European policy for an effective EU
At the latest since the beginning of Russia's war of aggression against Ukraine, which violates international law, it has become clear that the European peace and economic project must be further developed in order to be able to face the challenges of our time. This requires a common foreign policy, an energy union and first, sustainable steps towards an EU army.
Common foreign policy
Our demand: The European External Action Service (EADS) representations around the world should be transformed into official EU embassies. In this way, the weight of the EU can be used in diplomatic missions. The EU is also to be given exclusive competence for foreign policy. Trade policy clearly shows that the EU is much more powerful and can act better for the benefit of all members if it speaks with one voice rather than 27 individual special interests.
We also call for the lifting of the right of veto in the UN Security Council in cases of human rights violations and humanitarian emergencies. This step is already supported by many countries and would be a short-term reform of the Security Council in the absence of long-term reforms. The veto for a few countries is a relic of the post-war period of World War II and is currently exploited by Russia (but also by other veto powers when the time comes) and deeply contradicts the democratic principle.
The combined armed forces of the 27 EU members number almost 2 million soldiers. By unifying the national armies, the EU would be in a position to ensure its own security, to represent its interests in the world with the necessary credibility, even vis-à-vis major powers like China, and to better ensure global stability. And all this without spending one euro more, but with the existing budgets of the countries.
As a first step towards an EU army, a common defence procurement must be established. The recently decided modernisation of the Bundeswehr must be carried out within the framework of joint European procurement measures in order to avoid wasting billions of euros. Joint European procurement, on the other hand, can save billions. Some projects, such as the Eurofighter, would be made possible in the first place.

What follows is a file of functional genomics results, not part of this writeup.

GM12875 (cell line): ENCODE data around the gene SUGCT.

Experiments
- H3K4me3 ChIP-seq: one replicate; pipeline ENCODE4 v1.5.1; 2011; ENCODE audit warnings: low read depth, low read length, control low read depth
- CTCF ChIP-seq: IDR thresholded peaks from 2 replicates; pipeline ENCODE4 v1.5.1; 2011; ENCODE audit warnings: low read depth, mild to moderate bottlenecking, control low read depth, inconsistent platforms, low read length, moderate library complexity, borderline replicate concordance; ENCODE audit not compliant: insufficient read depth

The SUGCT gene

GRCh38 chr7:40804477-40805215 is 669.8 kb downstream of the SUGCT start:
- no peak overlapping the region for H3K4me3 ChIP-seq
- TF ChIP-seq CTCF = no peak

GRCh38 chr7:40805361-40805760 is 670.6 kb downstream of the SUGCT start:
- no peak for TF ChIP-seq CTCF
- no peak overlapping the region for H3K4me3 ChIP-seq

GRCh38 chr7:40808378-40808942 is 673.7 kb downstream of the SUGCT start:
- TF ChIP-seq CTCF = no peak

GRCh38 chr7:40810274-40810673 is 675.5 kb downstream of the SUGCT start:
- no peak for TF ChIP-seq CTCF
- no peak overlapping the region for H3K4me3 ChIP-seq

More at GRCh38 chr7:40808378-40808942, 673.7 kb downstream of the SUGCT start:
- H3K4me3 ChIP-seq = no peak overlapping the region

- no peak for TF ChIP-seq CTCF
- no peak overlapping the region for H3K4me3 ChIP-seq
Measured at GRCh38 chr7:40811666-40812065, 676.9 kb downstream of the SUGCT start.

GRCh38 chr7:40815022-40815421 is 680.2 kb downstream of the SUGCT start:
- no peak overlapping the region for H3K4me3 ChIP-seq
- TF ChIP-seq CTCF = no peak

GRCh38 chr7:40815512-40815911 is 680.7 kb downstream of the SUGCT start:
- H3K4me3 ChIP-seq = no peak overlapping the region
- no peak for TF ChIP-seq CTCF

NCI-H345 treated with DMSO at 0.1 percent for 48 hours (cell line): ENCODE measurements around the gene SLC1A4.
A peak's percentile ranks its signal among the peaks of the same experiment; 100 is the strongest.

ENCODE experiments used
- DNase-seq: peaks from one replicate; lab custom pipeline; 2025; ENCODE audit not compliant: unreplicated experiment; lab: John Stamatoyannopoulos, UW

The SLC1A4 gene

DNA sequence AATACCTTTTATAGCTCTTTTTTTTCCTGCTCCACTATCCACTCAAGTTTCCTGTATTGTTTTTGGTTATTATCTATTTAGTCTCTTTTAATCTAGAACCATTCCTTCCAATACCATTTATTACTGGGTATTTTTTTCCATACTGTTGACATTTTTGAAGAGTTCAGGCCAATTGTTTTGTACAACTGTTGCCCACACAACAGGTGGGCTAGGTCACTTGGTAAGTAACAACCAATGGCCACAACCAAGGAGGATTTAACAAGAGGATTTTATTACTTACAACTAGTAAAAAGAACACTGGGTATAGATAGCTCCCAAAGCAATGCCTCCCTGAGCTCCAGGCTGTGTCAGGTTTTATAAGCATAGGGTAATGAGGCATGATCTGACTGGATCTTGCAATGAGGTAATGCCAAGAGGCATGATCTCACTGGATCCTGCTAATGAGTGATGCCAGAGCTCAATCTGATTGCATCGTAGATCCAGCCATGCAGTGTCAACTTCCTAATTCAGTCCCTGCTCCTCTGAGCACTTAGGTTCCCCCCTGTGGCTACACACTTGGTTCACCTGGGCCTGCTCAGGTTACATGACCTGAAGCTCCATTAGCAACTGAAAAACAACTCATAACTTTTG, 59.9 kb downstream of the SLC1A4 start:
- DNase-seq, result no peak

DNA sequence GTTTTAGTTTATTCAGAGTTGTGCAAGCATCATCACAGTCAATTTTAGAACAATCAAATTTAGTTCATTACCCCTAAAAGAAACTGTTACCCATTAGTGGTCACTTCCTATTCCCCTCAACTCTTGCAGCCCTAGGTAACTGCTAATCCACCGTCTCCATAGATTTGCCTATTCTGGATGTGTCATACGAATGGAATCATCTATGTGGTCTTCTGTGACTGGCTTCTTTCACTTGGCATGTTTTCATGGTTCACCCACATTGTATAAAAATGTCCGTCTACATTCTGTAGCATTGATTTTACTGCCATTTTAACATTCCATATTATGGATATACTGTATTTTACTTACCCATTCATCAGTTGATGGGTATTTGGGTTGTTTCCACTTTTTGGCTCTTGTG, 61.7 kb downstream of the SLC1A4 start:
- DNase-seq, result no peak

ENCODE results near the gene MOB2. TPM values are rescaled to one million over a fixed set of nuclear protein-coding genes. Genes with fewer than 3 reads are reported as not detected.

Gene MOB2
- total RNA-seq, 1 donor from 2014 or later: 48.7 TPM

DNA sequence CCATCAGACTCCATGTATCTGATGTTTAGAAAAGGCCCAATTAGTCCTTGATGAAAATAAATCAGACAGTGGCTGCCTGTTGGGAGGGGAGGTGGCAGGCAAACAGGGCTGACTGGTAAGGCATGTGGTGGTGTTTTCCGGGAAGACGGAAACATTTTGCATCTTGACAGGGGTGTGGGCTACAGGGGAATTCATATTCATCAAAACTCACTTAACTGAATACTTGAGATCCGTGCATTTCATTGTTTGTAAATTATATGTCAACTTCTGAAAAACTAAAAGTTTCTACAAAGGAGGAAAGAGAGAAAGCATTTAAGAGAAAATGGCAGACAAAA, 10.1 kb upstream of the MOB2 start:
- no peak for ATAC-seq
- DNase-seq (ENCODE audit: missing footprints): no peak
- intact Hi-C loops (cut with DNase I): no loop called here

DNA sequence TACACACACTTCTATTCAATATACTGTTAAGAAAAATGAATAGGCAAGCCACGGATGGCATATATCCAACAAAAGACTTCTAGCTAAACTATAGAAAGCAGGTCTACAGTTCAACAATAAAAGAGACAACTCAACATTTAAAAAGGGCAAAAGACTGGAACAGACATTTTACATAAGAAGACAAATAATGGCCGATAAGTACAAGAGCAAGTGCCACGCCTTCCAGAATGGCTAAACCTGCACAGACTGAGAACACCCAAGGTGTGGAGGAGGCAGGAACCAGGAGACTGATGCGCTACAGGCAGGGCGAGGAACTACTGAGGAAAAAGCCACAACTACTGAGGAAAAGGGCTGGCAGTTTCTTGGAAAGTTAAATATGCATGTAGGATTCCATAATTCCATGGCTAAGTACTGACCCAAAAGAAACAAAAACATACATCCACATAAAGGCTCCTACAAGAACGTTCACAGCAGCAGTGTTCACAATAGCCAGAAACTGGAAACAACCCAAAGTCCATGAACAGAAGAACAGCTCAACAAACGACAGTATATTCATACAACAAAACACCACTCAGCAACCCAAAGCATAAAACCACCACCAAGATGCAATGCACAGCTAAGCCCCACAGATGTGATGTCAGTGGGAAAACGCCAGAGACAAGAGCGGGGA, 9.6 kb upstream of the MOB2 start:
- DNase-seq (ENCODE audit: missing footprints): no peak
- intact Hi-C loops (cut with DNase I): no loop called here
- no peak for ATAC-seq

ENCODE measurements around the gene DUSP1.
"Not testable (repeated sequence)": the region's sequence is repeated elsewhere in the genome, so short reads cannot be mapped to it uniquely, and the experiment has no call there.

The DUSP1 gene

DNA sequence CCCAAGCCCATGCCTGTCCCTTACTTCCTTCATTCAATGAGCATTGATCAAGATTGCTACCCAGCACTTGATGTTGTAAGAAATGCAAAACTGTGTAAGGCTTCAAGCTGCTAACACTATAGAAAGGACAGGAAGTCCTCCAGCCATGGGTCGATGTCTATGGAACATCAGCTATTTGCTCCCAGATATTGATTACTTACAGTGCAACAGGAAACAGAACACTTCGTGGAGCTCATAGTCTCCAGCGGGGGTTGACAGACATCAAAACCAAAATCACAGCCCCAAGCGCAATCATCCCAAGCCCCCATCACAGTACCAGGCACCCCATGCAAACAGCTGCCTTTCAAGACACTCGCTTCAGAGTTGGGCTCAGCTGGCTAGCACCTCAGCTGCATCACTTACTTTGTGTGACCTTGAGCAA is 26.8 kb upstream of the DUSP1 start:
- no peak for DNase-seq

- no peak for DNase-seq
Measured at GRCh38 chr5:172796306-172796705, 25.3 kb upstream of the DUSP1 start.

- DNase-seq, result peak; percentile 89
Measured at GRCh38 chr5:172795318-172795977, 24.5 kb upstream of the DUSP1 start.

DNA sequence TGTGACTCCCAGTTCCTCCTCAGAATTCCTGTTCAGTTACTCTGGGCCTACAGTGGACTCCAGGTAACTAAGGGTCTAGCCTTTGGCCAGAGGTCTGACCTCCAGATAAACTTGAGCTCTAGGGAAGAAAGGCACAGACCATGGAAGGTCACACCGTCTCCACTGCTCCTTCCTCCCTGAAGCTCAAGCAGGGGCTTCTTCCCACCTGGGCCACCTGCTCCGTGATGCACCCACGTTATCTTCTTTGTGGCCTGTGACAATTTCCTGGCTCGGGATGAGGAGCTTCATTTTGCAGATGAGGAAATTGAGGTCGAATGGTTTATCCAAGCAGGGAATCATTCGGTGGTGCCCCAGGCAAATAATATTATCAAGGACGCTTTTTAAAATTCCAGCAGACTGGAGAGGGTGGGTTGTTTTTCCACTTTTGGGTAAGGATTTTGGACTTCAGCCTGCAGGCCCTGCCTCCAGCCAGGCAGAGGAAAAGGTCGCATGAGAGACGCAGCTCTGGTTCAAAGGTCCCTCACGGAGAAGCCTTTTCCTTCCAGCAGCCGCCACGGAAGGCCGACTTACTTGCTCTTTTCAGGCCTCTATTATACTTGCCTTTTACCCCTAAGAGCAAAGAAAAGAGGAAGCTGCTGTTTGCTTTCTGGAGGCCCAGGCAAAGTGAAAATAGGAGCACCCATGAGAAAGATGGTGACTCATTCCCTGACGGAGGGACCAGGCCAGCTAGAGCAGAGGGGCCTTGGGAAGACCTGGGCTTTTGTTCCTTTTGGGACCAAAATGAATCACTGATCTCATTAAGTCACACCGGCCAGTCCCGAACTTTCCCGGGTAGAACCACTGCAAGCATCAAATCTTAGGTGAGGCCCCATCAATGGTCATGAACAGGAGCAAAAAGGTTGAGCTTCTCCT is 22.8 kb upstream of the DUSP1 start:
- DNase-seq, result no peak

A European army would cement peace within Europe in an unprecedented way and bring the Union a big step closer to statehood.
Since the beginning of the war, 35 billion euros have flowed from the EU to Russia for energy imports (as of 06.04.2022, source: Tagesschau). Germany is also indirectly financing the war of aggression on Ukraine with several billion euros a month.
That is why we have to free ourselves from energy imports from non-EU countries. To do this, we must, on the one hand, massively push the expansion of renewable energies and, on the other hand, promote energy saving at all levels.
We can achieve this, for example, by introducing a speed limit. In addition, climate-damaging subsidies should be abolished and these funds should flow into climate-friendly and energy-saving technology. We strive for a pan-European energy strategy that prioritises CO2 neutrality by 2035, e.g. by creating a pan-European electricity grid.
In the short term, we also call for a comprehensive energy embargo. That the complete renouncement of the use of Russian gas is still possible in 2022 was confirmed by a recent study of the German Institute for Economic Research. It is obvious that the dependence on Russian gas is very high and that imports are difficult to replace in the short term. However, if Russian oil and gas in particular were to be sanctioned by the EU, this would noticeably limit the Russian state's ability to act. The EU must stand up for its values, prioritise peace in Ukraine and support each other on energy security issues.